An amateur photography could be the evidence of the monster that is believed to live in the waters of Loch Ness.
The father-of-four Ian Bremner, 58, spends most of his weekends in the region taking photographs of the stunning natural beauty.
But it was not until he got back to his home in Nigg, Invergordon, that he noticed three humps emerging from the water which he thinks could be the elusive monster.
The picture shows a two-yard long silver creature swimming away from the lens with its head bobbing away and a tail flapping a yard away, preparing to swim further on.
The likely creature was spotted coming up for air close to the banks of the loch on Saturday afternoon midway between the villages of Dores and Inverfarigaig.
Ian said: “It’s a part of the world that always makes you second guess what you’re seeing.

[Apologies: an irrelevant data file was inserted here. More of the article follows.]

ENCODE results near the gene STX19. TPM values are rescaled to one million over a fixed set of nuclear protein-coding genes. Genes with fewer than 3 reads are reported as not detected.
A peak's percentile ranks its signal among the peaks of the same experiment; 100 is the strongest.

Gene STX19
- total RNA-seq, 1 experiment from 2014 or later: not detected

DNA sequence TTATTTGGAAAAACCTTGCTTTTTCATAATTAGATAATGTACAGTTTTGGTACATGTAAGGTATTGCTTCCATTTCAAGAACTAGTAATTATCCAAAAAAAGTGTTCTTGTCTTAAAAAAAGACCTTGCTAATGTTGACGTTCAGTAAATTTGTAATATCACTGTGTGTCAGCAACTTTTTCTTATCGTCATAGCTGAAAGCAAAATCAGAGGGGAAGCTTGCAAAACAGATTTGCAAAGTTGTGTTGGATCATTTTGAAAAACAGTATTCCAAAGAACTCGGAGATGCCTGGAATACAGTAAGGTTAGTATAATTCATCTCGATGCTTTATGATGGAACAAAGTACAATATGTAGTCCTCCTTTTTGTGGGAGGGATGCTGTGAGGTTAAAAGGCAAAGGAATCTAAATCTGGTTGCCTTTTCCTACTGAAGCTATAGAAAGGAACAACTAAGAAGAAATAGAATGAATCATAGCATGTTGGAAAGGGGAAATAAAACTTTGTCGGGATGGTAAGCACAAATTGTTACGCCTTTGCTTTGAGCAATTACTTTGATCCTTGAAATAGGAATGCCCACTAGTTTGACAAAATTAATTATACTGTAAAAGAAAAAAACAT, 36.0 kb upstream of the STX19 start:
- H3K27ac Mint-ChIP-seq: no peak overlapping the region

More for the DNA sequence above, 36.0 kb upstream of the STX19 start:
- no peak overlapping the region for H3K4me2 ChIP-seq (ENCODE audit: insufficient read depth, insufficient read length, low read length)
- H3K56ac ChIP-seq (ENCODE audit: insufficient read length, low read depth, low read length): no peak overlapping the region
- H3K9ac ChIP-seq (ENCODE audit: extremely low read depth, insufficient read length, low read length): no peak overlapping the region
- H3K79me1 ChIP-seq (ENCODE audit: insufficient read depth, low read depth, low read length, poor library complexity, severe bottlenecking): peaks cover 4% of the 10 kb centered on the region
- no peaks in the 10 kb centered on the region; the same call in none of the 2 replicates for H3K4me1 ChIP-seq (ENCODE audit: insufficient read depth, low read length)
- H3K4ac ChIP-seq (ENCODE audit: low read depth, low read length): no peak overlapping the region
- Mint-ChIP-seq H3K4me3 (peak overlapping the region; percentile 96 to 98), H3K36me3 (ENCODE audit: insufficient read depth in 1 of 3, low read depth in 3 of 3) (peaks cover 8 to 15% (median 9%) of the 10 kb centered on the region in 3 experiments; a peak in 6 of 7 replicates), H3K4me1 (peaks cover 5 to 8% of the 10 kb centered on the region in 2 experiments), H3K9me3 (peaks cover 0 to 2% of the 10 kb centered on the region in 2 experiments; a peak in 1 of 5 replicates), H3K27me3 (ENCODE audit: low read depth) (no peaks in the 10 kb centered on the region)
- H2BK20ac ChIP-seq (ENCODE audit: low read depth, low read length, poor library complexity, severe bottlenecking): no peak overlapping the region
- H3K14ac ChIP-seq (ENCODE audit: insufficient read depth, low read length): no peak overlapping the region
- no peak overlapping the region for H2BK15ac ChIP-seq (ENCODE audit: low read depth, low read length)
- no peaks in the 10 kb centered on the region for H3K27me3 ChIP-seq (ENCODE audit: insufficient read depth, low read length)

“When you’re up there you’re constantly looking in the water to see if you can spot anything in there.
“This is the first time I’ve ever seen Nessie in the loch. I would be amazing if I was the first one to find her.
“I’m normally a bit of a sceptic when it comes to Nessie and I think it’s just something for the tourists but I’m starting to think there is something out there.
“When I saw it on my screen I said, ‘what the hell is that?’
“If you’re fishing there it’s the sort of place where you can get a tingle up your spine and second guess what you’re seeing.
“You start seeing things even when you know fine there’s nothing there.”
Ian’s picture fits in perfectly with the widely believed description of Nessie being a long serpent creature which stretches as far back as 1933.
The image he took closely resembles some of the clearest and most notable examples of the creature.
Encounters from 1933 tell of a 10ft long limbless creature crossing the road leaving behind a slimy trail of undergrowth.
Mr Bremner said: “I suppose it could be seals – but I’m not so sure. The more I think about it, the more I think it could be Nessie.”
Over the years there have been 1,081 recorded sightings of the Loch Ness Monster lurking in the water.
The monster and the tourists who come to look for it are thought to be worth around £30m to the Highland economy.